The prison boom has also provided a chance to make money. One private company alone, the Corrections Corporation of America, today runs the country’s fifth-largest prison system, after those of the federal government and three states. The less money such companies spend on staff training, food, education, medical care, and rehabilitation, the greater their profits. Recidivism produces what every business wants, returning customers, so it’s no wonder these companies push hard for three-strikes laws and similar measures. In 2011, the two biggest private prison firms donated nearly $3 million to political candidates and hired 242 lobbyists around the country.

The vast majority of prisoners, however, are in public prisons, whose staffs would shrink dramatically if the number of inmates dropped, providing another group with a strong motive for locking people up. Many state prisons are in poor or rural areas, like upstate New York, with few other sources of jobs. Jeff Smith points out that food wholesalers, who know that this market of 2.2 million people is powerless to protest if much of what they have to eat is well past its sell-by date, also have a vested interest in keeping prisons full.

The prison-industrial complex is now as deeply rooted as its military counterpart. With both corporate profits and government salaries at stake, it will be equally difficult to shrink or transform. Everyone from the ACLU to the Koch brothers seems to agree, however, that our prisons are too full, and politicians from both Left and Right have floated cautious proposals for reform. In her superb, comprehensive book Caught: The Prison State and the Lockdown of American Politics, the University of Pennsylvania political scientist Marie Gottschalk shows why few of the proposed solutions, either singly or together, are going to reduce the proportion of Americans in prison to anywhere near what it was 50 years ago.

Repeal absurdly punitive laws? Fine. But “if all drug cases were eliminated, the U.S. imprisonment rate would still have quadrupled over the past 35 years.” Reduce the appalling disparities in how different races are treated by the law? Fine. But even the rate at which white Americans are locked up is more than four times that of all prisoners in multiethnic France. Far more lenient penalties for nonviolent offenses? Fine. But nearly half of those behind bars in America are there for violent crimes. Get rid of private prisons? Fine. But they contain less than 10 percent of Americans behind bars.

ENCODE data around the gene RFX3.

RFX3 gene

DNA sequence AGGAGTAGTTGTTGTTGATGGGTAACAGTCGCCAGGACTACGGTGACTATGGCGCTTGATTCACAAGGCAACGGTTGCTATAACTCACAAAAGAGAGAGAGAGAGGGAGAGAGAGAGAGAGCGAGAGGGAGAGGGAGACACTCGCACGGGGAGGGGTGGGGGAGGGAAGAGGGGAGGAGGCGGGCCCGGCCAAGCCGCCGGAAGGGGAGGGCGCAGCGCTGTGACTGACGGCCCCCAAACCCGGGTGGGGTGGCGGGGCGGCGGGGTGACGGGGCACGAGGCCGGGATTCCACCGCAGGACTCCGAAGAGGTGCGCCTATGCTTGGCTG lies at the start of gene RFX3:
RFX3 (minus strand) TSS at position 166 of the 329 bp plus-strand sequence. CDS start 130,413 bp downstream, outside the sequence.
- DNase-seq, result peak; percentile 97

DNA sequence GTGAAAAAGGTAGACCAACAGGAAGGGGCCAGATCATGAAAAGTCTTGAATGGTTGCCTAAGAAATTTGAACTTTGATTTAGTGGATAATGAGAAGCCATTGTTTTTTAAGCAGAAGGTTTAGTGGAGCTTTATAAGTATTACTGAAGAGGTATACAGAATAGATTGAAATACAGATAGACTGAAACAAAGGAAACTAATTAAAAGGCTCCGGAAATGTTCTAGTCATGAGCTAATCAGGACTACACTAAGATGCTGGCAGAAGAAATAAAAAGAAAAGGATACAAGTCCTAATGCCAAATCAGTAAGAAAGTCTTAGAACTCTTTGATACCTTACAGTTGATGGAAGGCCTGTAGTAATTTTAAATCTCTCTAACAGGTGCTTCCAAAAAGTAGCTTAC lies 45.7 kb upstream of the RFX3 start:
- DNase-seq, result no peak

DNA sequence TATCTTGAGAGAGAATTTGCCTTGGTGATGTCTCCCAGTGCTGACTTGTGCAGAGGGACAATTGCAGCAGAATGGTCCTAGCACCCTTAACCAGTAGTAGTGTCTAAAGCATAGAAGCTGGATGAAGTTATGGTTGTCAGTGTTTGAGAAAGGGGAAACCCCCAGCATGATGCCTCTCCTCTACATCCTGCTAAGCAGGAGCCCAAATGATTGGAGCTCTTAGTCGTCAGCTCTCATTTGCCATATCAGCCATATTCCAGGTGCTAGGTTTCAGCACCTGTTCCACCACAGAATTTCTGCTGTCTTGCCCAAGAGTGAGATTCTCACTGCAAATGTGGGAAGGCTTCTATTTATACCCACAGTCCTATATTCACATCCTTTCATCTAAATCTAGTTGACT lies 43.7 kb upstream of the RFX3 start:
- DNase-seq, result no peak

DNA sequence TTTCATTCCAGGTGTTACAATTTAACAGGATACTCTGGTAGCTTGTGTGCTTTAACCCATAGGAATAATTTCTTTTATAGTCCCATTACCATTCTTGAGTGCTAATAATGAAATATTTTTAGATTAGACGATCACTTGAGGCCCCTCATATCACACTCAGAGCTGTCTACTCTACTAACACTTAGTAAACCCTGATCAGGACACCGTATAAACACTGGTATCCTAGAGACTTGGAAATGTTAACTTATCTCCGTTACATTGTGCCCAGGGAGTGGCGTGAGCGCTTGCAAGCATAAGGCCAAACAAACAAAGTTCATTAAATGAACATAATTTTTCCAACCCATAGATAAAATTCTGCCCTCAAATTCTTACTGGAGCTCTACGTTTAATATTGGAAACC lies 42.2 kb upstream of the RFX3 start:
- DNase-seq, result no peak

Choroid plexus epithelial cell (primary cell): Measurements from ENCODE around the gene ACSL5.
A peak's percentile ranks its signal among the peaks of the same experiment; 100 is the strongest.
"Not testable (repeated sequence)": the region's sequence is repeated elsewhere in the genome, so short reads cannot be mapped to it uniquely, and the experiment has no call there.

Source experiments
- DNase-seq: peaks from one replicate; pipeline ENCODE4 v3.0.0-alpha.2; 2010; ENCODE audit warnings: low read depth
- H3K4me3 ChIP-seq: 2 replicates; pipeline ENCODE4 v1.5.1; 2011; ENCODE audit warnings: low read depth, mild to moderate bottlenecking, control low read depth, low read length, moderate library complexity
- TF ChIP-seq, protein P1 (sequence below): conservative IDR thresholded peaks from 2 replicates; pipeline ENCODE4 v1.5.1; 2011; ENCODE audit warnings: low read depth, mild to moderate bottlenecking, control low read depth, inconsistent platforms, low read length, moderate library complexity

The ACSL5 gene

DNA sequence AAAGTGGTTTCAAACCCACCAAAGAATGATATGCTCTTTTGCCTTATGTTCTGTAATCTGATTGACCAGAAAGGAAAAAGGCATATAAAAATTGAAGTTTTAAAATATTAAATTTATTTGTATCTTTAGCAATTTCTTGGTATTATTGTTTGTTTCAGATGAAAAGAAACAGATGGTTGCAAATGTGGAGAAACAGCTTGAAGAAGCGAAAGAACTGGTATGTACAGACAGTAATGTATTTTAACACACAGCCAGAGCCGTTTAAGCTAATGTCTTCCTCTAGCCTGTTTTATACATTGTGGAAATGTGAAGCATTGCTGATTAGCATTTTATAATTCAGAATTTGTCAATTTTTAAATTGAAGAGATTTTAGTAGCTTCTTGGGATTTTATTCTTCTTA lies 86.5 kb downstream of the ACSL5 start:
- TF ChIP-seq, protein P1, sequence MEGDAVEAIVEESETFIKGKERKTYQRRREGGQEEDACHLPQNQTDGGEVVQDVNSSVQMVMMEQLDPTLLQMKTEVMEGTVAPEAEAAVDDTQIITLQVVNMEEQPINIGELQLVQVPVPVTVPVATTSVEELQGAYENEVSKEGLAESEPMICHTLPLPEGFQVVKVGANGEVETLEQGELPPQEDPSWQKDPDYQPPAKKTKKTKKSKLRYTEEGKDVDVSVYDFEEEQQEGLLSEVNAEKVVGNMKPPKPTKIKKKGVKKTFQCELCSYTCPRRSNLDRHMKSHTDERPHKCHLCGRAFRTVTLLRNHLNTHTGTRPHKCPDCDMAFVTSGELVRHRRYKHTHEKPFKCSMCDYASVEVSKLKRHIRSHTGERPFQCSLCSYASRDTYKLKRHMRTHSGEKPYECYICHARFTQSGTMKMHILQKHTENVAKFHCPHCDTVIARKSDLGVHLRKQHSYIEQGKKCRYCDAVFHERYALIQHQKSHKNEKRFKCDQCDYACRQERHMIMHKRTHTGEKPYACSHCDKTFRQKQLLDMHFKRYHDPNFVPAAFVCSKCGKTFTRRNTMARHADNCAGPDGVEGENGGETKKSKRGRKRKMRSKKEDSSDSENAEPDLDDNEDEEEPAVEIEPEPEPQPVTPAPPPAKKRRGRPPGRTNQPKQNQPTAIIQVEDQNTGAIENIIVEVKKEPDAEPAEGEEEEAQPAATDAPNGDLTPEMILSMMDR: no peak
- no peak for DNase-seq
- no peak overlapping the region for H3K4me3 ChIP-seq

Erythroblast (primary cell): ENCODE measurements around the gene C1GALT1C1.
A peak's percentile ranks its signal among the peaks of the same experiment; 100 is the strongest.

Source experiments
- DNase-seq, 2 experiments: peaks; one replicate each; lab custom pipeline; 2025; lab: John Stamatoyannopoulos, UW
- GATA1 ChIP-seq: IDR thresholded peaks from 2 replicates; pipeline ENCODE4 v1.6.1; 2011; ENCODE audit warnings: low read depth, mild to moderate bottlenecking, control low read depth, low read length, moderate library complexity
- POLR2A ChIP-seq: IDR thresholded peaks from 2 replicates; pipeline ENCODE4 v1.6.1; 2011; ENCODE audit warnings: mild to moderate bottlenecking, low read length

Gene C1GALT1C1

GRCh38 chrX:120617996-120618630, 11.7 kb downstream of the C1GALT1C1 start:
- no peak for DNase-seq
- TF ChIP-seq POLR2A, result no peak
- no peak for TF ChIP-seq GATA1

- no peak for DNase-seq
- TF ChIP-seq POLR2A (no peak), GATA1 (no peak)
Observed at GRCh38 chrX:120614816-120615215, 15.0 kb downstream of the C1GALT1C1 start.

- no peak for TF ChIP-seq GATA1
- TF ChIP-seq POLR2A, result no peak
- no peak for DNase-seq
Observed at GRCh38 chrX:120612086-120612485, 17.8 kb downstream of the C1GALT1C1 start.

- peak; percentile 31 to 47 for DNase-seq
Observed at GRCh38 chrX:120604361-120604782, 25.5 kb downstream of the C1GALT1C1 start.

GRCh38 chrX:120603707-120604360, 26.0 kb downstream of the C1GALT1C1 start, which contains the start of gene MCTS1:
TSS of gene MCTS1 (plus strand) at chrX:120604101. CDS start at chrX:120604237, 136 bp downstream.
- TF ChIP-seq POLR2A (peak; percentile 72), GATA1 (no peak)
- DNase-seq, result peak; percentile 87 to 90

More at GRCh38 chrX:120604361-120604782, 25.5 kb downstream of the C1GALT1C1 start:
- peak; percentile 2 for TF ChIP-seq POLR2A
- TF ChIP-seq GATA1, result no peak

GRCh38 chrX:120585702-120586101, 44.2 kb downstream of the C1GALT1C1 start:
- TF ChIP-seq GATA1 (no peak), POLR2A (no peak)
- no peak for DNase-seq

Few officeholders, Gottschalk explains, are willing to take two uncomfortable steps, each of which means reversing decades of political rhetoric. One is to admit that as punishment for a wide variety of crimes, prison sentences accomplish little. They do not undo a crime or make it certain that the same person won’t commit the same crime again. Communities ranging from Brooklyn, New York, to Oakland California, have made encouraging experiments in “restorative justice,” in which convicted criminals are sentenced to apologize to those they hurt, repay people they robbed, and do community service in the neighborhoods they have harmed. But, for most prosecutors, promoting such programs is not a promising path to election.

The other urgent task, according to Gottschalk, is to ensure that when we do send people to prison, they have much shorter sentences. It used to be a life sentence meant that a well-behaved American inmate was likely to be released after 10 to 15 years—a recognition that merely growing older has far more influence than length of time served on the likelihood that someone might commit another crime. But U.S. prisons are now full of people serving several consecutive life sentences or life without parole—a punishment that virtually did not exist half a century ago and is almost unknown in the rest of the world.